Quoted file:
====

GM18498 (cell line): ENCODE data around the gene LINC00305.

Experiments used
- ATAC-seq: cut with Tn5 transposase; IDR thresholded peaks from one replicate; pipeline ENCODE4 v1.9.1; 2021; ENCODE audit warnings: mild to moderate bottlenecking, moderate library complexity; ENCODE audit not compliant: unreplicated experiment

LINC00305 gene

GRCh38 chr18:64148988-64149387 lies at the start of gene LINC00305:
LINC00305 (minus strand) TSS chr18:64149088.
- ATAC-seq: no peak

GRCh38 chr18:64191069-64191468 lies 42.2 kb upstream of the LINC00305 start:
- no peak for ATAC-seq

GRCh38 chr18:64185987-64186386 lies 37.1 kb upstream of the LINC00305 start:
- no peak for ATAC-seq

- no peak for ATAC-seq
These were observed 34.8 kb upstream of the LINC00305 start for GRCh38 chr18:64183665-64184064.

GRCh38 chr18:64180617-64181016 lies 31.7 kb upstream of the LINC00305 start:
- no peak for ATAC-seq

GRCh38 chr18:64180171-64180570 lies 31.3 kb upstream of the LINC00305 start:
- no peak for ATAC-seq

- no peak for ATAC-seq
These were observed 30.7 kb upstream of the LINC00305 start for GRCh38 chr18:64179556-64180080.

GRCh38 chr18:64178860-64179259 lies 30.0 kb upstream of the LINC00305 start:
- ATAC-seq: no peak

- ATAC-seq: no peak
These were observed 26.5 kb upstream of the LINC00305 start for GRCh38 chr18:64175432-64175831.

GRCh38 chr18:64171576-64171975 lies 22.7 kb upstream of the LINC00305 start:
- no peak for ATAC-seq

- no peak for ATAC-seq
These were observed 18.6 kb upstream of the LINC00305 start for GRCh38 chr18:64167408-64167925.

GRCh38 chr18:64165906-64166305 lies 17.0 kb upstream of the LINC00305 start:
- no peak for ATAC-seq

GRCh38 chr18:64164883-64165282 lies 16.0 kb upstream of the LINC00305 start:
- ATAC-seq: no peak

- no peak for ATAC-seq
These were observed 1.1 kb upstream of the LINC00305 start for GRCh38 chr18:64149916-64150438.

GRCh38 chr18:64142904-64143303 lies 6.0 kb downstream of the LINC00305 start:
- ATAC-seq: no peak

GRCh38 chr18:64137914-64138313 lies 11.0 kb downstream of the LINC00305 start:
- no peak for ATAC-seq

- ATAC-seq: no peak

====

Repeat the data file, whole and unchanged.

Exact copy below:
GM18498 (cell line): ENCODE data around the gene LINC00305.

Experiments used
- ATAC-seq: cut with Tn5 transposase; IDR thresholded peaks from one replicate; pipeline ENCODE4 v1.9.1; 2021; ENCODE audit warnings: mild to moderate bottlenecking, moderate library complexity; ENCODE audit not compliant: unreplicated experiment

LINC00305 gene

GRCh38 chr18:64148988-64149387 lies at the start of gene LINC00305:
LINC00305 (minus strand) TSS chr18:64149088.
- ATAC-seq: no peak

GRCh38 chr18:64191069-64191468 lies 42.2 kb upstream of the LINC00305 start:
- no peak for ATAC-seq

GRCh38 chr18:64185987-64186386 lies 37.1 kb upstream of the LINC00305 start:
- no peak for ATAC-seq

- no peak for ATAC-seq
These were observed 34.8 kb upstream of the LINC00305 start for GRCh38 chr18:64183665-64184064.

GRCh38 chr18:64180617-64181016 lies 31.7 kb upstream of the LINC00305 start:
- no peak for ATAC-seq

GRCh38 chr18:64180171-64180570 lies 31.3 kb upstream of the LINC00305 start:
- no peak for ATAC-seq

- no peak for ATAC-seq
These were observed 30.7 kb upstream of the LINC00305 start for GRCh38 chr18:64179556-64180080.

GRCh38 chr18:64178860-64179259 lies 30.0 kb upstream of the LINC00305 start:
- ATAC-seq: no peak

- ATAC-seq: no peak
These were observed 26.5 kb upstream of the LINC00305 start for GRCh38 chr18:64175432-64175831.

GRCh38 chr18:64171576-64171975 lies 22.7 kb upstream of the LINC00305 start:
- no peak for ATAC-seq

- no peak for ATAC-seq
These were observed 18.6 kb upstream of the LINC00305 start for GRCh38 chr18:64167408-64167925.

GRCh38 chr18:64165906-64166305 lies 17.0 kb upstream of the LINC00305 start:
- no peak for ATAC-seq

GRCh38 chr18:64164883-64165282 lies 16.0 kb upstream of the LINC00305 start:
- ATAC-seq: no peak

- no peak for ATAC-seq
These were observed 1.1 kb upstream of the LINC00305 start for GRCh38 chr18:64149916-64150438.

GRCh38 chr18:64142904-64143303 lies 6.0 kb downstream of the LINC00305 start:
- ATAC-seq: no peak

GRCh38 chr18:64137914-64138313 lies 11.0 kb downstream of the LINC00305 start:
- no peak for ATAC-seq

- ATAC-seq: no peak